DIY vs Professional Web Building

I like to cut my own hair. Some people think I do a good job. Others think I’m nuts. I do it because, well, I’m not really sure. Maybe to be provocative. Probably to save money. Could be I like the illusion of control. In any event, after a few months of fun with scissors, I inevitably end up back in my stylist’s chair, watching him laugh at my rough coif in the mirror.

Cutting your own hair is a lot like designing your own website. You’ll amaze friends, shave costs in the short run, never quite feel finished and end up with something choppy and unmanageable. Take it from someone who’s done both and lived to balk about it.

Sometimes DIY is DUMB

Admittedly, I am from the creative side of web design and not the coding. So I wanted the easiest entry point. Over the years, I’ve attempted my own website, online store and blog–all of which wasted my time and money and still remain relatively unknown except to a few relatives. In the end, I’ve seen some pretty tech-savvy people give up, too, and go with a professional website developer.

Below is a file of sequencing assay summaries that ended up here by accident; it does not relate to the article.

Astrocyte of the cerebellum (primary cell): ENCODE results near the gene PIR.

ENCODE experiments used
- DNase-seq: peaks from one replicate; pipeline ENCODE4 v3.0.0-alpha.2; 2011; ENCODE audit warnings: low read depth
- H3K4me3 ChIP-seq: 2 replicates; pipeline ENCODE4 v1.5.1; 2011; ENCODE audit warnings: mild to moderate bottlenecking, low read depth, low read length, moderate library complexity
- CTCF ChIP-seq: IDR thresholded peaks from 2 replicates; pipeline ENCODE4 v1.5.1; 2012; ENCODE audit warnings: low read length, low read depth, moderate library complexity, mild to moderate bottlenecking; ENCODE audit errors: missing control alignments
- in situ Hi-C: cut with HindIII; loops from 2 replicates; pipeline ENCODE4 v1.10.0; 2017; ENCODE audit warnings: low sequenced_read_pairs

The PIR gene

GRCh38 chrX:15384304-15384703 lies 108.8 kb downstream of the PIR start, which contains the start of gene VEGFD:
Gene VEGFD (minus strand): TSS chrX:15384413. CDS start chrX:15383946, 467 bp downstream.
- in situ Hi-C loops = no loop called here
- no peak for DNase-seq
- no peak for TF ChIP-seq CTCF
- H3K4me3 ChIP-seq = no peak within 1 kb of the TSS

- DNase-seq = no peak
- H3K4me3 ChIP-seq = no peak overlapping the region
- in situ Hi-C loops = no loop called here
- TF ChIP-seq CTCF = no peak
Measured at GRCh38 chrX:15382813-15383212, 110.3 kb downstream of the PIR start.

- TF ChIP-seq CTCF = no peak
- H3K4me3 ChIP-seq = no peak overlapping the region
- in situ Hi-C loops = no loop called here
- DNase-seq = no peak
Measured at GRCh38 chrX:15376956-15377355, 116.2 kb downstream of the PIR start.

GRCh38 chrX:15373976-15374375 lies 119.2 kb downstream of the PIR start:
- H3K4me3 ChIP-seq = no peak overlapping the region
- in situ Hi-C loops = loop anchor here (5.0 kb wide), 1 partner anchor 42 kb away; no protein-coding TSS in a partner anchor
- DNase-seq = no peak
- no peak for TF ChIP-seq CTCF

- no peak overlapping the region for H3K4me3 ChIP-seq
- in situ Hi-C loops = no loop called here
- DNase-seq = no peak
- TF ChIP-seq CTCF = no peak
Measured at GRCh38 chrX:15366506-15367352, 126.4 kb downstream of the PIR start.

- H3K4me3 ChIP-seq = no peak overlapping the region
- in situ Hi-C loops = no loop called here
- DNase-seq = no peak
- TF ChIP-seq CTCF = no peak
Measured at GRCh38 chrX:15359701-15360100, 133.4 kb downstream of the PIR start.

You may be a quick study, up for a challenge and impressed by the convincing commercials for DIY website builders. Nothing to it. Badda bing, badda boom. Let me just say, everyone knows starter kits are for amateurs. Not only will you be investing the time it takes to learn something, but you’ll soon discover some things just aren’t possible.

In addition to a website looking impressive (design) and having lots of interesting writing (content), you have to ask, “Can it do anything?” (functionality) and “Can it be found?” (search optimized).

Type of Site

First you must consider what you want your site to achieve:

Brochure Site: Establishes a credible web presence by providing basics such as company history, product descriptions, prices and contact information.

E-commerce Site: In addition to being able to add, remove and edit pages and products, the site must include a shopping cart, payment system, inventory control, sales analytics, return and refund policy, etc.

Internal Site: Usually a custom app developed specifically to run your business with complex functions like inventory control, parts and manufacturing, payroll, deliveries, etc.